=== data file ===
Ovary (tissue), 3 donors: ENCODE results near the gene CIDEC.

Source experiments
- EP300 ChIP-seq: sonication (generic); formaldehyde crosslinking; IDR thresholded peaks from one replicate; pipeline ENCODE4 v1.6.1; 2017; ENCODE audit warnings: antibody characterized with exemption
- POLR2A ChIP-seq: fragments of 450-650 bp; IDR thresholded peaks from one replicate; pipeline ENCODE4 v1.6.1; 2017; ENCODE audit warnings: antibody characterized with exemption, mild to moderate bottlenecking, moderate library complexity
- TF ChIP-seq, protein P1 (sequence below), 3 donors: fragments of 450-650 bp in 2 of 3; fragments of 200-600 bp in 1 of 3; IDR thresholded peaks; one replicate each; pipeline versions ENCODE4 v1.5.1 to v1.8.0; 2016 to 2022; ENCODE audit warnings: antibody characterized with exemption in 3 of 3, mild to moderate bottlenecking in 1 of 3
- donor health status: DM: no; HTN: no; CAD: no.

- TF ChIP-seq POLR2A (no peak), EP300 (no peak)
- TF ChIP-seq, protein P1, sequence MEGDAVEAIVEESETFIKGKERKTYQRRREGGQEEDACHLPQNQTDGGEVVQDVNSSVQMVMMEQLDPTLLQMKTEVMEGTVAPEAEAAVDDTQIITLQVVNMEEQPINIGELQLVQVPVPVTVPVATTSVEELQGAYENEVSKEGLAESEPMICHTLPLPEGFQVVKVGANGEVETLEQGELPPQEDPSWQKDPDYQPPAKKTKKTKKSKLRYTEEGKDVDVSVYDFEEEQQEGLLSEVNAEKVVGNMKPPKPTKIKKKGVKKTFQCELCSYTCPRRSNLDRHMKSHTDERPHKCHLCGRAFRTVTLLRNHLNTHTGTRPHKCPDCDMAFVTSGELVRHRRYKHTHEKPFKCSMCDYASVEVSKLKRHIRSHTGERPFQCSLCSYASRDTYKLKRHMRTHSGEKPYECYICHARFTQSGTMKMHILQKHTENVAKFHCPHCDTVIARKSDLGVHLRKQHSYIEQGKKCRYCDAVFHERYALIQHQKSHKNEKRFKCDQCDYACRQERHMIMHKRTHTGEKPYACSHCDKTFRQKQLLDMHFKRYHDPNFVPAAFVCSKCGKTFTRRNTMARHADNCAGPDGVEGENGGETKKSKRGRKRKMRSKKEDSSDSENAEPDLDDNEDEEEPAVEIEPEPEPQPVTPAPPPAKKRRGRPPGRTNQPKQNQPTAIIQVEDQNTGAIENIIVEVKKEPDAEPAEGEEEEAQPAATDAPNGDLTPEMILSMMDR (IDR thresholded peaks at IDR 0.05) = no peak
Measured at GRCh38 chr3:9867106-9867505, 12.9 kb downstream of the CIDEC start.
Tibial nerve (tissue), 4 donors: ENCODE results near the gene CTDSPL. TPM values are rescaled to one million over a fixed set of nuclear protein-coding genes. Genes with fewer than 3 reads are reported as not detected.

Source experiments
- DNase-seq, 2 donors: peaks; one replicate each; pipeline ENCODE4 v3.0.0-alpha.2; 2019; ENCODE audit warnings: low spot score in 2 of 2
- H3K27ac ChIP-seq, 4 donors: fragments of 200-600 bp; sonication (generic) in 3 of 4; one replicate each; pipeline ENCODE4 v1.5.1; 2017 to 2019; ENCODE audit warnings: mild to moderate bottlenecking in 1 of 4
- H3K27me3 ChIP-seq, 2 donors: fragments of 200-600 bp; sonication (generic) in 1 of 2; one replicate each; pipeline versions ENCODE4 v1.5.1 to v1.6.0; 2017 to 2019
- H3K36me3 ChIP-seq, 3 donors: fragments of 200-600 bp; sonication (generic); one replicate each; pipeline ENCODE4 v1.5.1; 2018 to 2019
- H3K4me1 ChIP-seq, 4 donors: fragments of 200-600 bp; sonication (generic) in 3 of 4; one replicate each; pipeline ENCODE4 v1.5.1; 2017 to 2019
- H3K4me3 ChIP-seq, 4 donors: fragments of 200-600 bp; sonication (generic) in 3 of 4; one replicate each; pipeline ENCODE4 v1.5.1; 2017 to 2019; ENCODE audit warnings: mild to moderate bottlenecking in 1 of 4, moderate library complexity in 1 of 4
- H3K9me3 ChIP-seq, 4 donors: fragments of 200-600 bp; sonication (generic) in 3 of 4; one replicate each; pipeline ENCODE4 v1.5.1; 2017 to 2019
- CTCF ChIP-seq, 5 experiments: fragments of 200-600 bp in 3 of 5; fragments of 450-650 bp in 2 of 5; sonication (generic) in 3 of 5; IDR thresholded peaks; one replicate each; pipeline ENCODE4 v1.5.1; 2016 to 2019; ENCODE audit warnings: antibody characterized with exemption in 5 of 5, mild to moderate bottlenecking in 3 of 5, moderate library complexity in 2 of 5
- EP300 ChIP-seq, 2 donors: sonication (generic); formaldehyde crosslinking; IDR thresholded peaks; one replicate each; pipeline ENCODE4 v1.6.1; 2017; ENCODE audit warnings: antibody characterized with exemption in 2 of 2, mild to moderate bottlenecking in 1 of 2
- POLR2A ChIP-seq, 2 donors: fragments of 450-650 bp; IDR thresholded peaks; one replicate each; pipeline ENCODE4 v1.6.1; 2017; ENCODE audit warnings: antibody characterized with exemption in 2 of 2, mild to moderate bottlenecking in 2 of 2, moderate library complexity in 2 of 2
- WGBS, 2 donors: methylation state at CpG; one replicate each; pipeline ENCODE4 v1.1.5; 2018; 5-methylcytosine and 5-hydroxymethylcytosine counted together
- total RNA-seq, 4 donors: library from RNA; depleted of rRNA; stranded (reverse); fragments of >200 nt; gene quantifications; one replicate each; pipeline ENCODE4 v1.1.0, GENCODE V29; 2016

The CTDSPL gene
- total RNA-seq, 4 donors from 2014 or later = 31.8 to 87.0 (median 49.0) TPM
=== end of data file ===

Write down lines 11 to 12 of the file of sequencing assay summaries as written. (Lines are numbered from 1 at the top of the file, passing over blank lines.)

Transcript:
Source experiments
- DNase-seq, 2 donors: peaks; one replicate each; pipeline ENCODE4 v3.0.0-alpha.2; 2019; ENCODE audit warnings: low spot score in 2 of 2